6. I have special connection with babies
- One of J's colleagues brought his one year old son to Madrid. Every morning at breakfast, I saw the baby and played with him a little. The mom then told me that the baby never paid attention to anyone the way he did to me. I made the baby smile and his eyes were on mine whenever I spoke to him. The mother even said that perhaps her baby saw something special in me that's why he liked me. I hope she was right. :)

TIN x

On How Someone I Haven't Met Touched My Life

Sunday, 29 April 2018

One week ago today was the Virgin London Marathon which I missed because I was in Madrid. I am very thankful that my very good friend and her twin brothers successfully crossed the finish line but sadly, one of the runners collapsed at 22.5 miles (3.7 miles before the finish line) and died later in the hospital.

He happened to be my favourite chef, Matt Campbell.
Photo from Matt's Instagram Page

I don't know Matt personally. I only know him because he was my favourite to win at last year's Masterchef Professionals. To be honest, that series was the first Masterchef I watched from beginning to end. It was all because of Matt.

I fell in love at first sight with Matt's very creative dishes. There was a category in Masterchef wherein they had to create something personal to them or something to that effect. Matt created this sea bream dish inspired by his father and the Lake District. It was one of the most amazing dishes I've ever seen on television. Then there was his signature dish, the cod cheeks with spirulina, kale and kombucha. I must admit that I've never heard of spirulina and kombucha until Matt mentioned them on Masterchef. I loved him even more then because of his healthy approach to food. He also made this 100% raw cacao vegan dessert which I hoped to taste one day as I've never heard of this dessert before. He also used sheep sh*t to cook one of his dishes, I just can't remember which one. He was very innovative, interesting and a very talented chef indeed.

But most importantly, Matt appeared to be a wonderful man. He remained humble throughout the series, whether he impressed the judges or not. I followed him after Masterchef through his instagram page. He was full of life and doing all amazing things like doing residencies in different restaurants in England, turning junk food into astounding dishes, turning carrots to hotdogs and joining marathons. I was really looking forward to meeting him one day.I wish I took booking a table at Roux Parliament Square seriously when he had his residency there.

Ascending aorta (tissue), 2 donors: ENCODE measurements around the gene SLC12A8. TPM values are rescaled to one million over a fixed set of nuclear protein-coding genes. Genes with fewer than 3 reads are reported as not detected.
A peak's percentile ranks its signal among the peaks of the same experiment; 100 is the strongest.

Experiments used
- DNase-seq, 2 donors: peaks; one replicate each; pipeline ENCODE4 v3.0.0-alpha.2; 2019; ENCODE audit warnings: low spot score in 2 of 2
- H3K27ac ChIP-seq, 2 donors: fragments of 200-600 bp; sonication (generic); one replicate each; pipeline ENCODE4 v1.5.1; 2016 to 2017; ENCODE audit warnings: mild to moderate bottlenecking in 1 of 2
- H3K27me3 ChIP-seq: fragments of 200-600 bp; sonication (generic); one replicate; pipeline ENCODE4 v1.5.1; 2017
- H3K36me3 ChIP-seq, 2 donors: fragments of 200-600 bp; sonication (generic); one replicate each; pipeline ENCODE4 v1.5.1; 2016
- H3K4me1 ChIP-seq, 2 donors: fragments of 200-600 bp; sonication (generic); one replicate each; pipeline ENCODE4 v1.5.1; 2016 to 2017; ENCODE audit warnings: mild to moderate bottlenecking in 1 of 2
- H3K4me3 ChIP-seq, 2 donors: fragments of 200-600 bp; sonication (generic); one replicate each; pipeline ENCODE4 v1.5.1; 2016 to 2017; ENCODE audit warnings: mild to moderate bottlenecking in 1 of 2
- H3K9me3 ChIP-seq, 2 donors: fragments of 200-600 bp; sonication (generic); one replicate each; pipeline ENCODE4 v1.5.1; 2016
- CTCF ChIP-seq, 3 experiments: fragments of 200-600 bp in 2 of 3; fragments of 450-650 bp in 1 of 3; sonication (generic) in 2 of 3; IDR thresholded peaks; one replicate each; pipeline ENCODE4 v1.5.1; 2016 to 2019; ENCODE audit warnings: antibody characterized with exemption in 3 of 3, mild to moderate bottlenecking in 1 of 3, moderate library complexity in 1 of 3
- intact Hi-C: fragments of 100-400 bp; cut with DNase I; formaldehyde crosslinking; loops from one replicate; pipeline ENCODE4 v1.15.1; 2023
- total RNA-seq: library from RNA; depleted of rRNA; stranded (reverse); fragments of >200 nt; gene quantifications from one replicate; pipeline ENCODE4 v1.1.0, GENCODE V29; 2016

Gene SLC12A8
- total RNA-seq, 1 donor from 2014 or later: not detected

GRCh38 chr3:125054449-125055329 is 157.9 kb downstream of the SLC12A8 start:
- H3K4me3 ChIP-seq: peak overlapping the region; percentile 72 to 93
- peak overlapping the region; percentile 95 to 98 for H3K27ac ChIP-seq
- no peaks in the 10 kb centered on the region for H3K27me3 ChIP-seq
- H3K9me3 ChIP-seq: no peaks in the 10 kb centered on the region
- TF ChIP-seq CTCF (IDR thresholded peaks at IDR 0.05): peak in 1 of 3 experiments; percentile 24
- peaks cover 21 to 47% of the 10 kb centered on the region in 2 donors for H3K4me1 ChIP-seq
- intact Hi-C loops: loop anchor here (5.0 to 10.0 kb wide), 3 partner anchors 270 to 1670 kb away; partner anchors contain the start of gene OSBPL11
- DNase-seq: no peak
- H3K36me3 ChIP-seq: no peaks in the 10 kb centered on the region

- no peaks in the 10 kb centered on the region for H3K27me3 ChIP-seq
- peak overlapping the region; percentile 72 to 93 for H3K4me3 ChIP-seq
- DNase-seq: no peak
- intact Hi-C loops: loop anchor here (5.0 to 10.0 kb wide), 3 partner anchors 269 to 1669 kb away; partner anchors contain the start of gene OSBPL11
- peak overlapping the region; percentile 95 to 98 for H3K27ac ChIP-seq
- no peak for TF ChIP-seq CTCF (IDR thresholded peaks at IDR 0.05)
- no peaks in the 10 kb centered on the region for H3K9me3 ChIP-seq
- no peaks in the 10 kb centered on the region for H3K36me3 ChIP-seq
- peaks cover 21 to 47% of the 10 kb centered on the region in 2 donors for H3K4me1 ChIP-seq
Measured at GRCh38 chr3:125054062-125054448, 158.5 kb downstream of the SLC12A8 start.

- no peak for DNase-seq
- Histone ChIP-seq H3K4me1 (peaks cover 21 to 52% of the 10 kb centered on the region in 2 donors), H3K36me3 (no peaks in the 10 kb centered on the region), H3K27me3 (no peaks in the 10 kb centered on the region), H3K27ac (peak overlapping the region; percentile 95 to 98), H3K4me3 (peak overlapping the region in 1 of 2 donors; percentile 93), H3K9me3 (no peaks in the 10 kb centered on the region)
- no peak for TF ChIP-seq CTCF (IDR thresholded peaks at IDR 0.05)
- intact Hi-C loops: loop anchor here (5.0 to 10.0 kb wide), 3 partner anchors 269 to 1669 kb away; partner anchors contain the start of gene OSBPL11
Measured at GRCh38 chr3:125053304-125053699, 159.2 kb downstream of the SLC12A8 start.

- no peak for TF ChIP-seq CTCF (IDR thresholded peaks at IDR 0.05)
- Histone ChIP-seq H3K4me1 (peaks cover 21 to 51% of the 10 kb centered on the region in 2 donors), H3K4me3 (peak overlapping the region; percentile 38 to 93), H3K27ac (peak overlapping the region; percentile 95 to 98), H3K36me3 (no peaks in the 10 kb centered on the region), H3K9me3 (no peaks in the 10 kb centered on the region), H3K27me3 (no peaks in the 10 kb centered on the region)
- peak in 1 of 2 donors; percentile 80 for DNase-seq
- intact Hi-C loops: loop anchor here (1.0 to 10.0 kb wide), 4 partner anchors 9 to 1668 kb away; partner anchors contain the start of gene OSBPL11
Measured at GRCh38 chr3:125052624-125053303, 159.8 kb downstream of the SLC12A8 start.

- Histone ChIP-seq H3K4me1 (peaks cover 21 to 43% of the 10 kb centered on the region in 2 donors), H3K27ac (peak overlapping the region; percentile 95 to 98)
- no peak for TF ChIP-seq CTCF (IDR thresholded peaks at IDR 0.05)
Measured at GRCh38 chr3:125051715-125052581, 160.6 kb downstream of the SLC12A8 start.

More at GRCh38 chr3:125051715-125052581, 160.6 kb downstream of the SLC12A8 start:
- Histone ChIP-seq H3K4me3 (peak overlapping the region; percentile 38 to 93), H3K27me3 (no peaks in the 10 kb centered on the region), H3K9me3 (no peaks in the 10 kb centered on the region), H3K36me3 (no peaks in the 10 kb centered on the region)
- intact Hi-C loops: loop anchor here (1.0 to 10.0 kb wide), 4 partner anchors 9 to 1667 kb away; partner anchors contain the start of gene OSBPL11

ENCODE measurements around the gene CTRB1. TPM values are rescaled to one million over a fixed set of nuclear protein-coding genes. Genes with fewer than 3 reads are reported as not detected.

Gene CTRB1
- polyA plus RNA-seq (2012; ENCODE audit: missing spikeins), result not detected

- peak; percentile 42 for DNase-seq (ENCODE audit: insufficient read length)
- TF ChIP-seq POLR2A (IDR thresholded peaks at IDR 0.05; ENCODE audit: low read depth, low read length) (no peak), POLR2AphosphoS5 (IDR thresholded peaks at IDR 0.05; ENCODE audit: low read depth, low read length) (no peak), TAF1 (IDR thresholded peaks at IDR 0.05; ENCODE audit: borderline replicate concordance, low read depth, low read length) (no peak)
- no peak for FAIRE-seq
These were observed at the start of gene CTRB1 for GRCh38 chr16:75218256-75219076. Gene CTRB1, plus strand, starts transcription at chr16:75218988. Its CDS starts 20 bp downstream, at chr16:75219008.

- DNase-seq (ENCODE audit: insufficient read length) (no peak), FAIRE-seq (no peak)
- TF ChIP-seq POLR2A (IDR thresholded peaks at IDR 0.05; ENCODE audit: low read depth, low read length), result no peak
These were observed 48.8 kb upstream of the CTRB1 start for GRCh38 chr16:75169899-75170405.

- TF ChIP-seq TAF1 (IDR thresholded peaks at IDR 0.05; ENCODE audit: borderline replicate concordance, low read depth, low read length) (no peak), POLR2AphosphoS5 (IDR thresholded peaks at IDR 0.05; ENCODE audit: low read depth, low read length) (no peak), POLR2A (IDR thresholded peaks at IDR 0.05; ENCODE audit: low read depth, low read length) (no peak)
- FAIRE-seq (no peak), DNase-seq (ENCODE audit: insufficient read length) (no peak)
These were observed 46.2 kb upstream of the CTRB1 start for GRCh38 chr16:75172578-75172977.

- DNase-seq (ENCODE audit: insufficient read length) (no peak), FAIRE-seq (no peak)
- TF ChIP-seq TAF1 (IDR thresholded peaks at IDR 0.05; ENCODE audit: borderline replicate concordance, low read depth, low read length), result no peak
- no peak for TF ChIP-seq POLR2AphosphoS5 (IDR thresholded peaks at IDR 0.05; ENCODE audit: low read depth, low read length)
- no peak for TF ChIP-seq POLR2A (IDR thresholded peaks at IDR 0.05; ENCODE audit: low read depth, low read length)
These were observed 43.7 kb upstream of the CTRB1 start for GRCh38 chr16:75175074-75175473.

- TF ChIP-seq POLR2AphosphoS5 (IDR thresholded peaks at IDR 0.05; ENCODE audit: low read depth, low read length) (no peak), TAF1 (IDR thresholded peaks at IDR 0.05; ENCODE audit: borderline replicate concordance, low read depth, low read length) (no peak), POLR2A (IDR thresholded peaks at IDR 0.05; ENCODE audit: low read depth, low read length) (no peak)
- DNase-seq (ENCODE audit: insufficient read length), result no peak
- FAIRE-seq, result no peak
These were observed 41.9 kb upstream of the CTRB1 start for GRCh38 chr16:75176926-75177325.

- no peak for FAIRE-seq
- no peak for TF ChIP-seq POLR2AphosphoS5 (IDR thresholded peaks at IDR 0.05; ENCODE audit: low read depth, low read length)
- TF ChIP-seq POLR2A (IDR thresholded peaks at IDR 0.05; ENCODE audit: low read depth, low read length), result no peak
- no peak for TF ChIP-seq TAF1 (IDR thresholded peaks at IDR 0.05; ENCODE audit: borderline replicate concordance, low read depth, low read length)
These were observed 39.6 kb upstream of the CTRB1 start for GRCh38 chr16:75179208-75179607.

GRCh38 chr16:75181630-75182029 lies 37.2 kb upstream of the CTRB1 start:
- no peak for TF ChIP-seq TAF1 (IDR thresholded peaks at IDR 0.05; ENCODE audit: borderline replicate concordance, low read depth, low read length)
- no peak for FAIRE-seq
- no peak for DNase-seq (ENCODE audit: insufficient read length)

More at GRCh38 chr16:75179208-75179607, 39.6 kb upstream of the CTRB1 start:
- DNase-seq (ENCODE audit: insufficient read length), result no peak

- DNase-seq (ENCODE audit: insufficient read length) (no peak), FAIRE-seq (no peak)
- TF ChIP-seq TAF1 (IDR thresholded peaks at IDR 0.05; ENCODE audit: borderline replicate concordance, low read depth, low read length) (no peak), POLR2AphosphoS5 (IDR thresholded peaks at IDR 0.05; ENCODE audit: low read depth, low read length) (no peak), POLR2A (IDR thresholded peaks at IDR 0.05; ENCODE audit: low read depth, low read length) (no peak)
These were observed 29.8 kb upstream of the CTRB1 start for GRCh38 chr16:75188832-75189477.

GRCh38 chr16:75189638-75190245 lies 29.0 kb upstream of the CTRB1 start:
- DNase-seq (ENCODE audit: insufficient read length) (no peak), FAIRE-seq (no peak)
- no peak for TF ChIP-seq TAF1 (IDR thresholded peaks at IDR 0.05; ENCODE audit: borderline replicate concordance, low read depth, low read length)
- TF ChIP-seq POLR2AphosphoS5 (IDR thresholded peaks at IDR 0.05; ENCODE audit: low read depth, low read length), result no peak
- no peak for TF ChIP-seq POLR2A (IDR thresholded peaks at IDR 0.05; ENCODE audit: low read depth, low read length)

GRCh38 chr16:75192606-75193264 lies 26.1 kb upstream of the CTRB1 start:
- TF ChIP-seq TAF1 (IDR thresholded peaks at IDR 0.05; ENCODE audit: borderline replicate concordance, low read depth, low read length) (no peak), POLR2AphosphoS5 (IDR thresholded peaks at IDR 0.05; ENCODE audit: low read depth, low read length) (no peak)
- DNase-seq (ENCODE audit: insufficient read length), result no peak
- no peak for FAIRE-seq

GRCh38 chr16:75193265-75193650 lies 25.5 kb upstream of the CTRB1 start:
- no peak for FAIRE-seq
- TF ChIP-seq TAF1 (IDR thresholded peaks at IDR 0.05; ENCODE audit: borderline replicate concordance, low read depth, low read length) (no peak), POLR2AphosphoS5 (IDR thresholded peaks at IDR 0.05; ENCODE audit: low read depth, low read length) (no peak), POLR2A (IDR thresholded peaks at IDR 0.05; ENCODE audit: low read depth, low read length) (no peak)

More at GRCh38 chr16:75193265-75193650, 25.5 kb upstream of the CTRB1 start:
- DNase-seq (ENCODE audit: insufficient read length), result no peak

When I found out that Matt passed away, I was having a bad day at work. I accidentally opened MSN and there was the sad news. I couldn't believe it at first and hoped that it was a hoax. Unfortunately, it wasn't. I cried for two days- the first time I cried over the passing of someone I haven't met. He had that effect on me and I couldn't understand why. My friend who ran the marathon told me that perhaps, my spirit connected with his. And then I had a rethink. Perhaps it was my love for food, running and Lake District that connected me to him. But whatever it is, he touched my life in an inspiring and very special way.

To honour Matt, I ran the 3.7 miles that he sadly was unable to finish twice this weekend, just like I did when I lost my son, Keith. They were both very talented individuals. Keith with his art and music, and Matt with his cooking. Perhaps this is also the reason why Matt's death hit me quite hard because another talented and amazing person was taken away too soon.

So, yesterday was my first run this year. My first run in the rain. My first run in miles. My first run with a complete stranger. My first run listening to Keith's favourite songs since November. All to honour my favourite chef.